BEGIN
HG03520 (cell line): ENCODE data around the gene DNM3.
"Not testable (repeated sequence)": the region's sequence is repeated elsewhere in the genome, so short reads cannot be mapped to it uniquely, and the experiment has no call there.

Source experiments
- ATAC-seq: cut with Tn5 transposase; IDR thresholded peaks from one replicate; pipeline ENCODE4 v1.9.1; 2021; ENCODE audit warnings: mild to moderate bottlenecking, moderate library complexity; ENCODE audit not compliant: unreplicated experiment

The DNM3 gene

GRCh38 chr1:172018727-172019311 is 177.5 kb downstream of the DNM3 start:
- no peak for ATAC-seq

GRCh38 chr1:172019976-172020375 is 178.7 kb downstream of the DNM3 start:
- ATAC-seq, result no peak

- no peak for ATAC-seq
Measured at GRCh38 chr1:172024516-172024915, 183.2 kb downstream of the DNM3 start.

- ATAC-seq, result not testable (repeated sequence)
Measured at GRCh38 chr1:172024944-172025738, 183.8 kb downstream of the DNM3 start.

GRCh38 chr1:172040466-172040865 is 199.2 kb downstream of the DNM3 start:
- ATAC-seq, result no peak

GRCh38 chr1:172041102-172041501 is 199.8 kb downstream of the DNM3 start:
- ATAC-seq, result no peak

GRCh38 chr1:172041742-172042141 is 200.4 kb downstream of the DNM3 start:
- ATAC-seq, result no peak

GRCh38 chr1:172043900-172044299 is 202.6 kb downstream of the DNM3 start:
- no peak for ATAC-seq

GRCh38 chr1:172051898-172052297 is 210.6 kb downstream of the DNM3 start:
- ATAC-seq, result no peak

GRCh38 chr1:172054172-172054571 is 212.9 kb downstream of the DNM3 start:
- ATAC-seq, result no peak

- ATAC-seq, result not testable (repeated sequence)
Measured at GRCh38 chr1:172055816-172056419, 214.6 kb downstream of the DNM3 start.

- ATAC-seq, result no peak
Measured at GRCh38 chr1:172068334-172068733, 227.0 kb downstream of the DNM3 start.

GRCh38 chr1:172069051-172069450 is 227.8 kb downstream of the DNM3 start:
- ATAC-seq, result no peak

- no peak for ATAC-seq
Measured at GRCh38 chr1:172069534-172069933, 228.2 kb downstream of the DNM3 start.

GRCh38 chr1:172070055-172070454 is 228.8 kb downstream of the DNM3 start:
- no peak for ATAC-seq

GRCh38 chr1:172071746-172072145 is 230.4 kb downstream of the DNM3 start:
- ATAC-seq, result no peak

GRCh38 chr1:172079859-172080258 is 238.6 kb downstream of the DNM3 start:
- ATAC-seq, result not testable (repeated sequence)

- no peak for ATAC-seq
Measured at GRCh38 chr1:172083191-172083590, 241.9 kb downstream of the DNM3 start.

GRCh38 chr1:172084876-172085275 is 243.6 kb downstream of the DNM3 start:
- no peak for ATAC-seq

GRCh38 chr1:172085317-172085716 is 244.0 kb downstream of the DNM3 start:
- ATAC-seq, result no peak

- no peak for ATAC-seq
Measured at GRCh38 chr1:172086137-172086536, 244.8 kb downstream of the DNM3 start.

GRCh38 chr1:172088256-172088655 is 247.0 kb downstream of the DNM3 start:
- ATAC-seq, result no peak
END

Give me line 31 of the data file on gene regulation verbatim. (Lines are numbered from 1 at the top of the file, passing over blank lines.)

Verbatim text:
- ATAC-seq, result no peak